A proposal to establish a two-tier water rate system in Carpentersville that charges certain users more money, was "flawed from the get-go," according to one trustee, and ultimately went nowhere Tuesday.
Officials presented the proposed system during an audit and finance commission meeting. It detailed how households that use up to 10,000 gallons of water or less would pay a lower rate and save about $47 a year.
Contact information ( * required )
Those using more than 10,000 gallons would also see their rates reduced, but would still pay more than people who use less.
The analysis showed 61.7 percent of the 286 residents surveyed for the study use less than 10,000 gallons per billing cycle.
The village is trying to generate enough money in the water and sewer fund to pay to replace old equipment and old pipes and other projects -- there is not enough money in the fund now to get all of that done, officials said.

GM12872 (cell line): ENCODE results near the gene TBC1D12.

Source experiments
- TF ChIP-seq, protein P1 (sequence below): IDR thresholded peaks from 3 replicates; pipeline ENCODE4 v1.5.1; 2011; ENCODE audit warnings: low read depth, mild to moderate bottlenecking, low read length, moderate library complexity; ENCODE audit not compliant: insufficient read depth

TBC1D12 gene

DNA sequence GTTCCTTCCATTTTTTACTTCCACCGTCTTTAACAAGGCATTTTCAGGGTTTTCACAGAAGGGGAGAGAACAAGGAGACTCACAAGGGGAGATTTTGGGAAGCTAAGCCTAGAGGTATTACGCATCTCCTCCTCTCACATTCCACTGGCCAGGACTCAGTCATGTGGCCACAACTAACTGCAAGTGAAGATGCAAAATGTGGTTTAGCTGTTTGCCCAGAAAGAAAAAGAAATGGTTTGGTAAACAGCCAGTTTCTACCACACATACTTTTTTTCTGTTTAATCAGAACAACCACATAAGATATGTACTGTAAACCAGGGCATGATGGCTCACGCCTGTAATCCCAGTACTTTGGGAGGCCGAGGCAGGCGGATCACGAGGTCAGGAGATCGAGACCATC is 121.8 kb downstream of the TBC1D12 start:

"The butcher's bill is coming due, folks," Village Manager J. Mark Rooney warned Tuesday. "And it'll be hard to be here when it does."
After much debate, the village imposed a five-year water rate hike in 2011.
They called for a 20 percent increase the first year, a 19 percent increase the second year, a 15 percent hike the third year and three percent increases in the fourth and fifth years.
People have complained about the water rate hikes for two years and the village was looking at ways to ease the pain on residents.
"We want to save the average Joe in town some money," said Sean McGovern, the village's management analyst.
But Village President Ed Ritter said the proposed system would unfairly penalize businesses who would most likely pay more than residents.
Trustee Pat Schultz said the village won't stand for a two-tiered system and that the village needs to find another answer.
"We need to keep studying it, this is flawed from the get-go," Trustee Pat Schultz said, adding that people could always cut back on their water and pay less money. "It's not going to fly and we can't be doing this."
Rooney said he and the staff will research other options to present to the commission.